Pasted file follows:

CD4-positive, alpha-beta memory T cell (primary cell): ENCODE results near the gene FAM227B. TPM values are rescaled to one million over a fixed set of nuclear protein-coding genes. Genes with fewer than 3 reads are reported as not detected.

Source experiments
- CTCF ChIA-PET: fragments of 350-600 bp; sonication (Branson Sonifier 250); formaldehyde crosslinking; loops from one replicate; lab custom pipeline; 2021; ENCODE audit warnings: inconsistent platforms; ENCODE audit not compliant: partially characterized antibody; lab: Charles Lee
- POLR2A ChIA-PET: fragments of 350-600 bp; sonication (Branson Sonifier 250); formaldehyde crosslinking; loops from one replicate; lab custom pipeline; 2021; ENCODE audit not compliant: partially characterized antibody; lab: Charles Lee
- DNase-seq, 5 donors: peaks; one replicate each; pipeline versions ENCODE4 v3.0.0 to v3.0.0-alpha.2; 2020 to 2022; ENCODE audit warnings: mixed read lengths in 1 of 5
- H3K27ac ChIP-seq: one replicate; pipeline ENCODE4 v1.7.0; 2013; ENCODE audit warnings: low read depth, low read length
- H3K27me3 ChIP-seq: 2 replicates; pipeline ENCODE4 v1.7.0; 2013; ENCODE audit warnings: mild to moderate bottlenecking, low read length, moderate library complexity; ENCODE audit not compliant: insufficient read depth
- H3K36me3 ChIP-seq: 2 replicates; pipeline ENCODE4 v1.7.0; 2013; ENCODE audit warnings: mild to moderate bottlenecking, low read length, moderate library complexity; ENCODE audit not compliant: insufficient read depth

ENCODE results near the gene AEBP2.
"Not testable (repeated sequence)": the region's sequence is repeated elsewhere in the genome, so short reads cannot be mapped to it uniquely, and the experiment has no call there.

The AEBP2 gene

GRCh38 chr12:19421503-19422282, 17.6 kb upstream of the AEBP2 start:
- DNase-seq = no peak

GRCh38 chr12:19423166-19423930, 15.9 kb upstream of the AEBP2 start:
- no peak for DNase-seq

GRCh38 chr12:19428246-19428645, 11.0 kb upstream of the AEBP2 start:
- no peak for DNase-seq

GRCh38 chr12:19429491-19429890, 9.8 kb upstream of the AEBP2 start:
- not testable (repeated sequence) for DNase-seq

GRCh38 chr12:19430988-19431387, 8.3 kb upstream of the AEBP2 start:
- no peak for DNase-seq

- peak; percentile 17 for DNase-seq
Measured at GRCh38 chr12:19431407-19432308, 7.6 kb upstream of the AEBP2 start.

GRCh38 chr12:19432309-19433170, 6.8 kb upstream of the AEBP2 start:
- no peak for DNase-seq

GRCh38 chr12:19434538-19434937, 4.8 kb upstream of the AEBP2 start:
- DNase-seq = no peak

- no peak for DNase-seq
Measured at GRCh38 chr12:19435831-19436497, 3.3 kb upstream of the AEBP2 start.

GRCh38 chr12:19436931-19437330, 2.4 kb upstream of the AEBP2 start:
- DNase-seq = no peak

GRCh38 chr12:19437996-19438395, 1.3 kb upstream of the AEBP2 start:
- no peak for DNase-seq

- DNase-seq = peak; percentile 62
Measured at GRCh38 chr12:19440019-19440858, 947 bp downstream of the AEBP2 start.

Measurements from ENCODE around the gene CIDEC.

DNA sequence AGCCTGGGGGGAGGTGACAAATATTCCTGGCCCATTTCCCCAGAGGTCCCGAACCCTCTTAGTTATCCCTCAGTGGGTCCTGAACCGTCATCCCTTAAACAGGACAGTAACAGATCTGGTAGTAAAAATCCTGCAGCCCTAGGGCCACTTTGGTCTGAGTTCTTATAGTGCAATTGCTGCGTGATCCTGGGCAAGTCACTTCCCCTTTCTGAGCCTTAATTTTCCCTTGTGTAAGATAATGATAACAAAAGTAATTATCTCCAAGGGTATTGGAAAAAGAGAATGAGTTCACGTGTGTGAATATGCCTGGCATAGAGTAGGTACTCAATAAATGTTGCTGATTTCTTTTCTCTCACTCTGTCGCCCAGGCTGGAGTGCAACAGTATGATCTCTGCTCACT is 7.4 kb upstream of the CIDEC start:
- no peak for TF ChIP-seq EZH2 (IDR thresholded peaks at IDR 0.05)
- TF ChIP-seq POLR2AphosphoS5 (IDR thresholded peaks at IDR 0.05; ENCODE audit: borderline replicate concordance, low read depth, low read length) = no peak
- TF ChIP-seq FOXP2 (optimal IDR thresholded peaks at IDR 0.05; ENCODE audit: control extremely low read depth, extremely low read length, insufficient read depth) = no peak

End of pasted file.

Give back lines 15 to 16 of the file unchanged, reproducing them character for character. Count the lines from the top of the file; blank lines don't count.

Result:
- no peak for DNase-seq

GRCh38 chr12:19428246-19428645, 11.0 kb upstream of the AEBP2 start: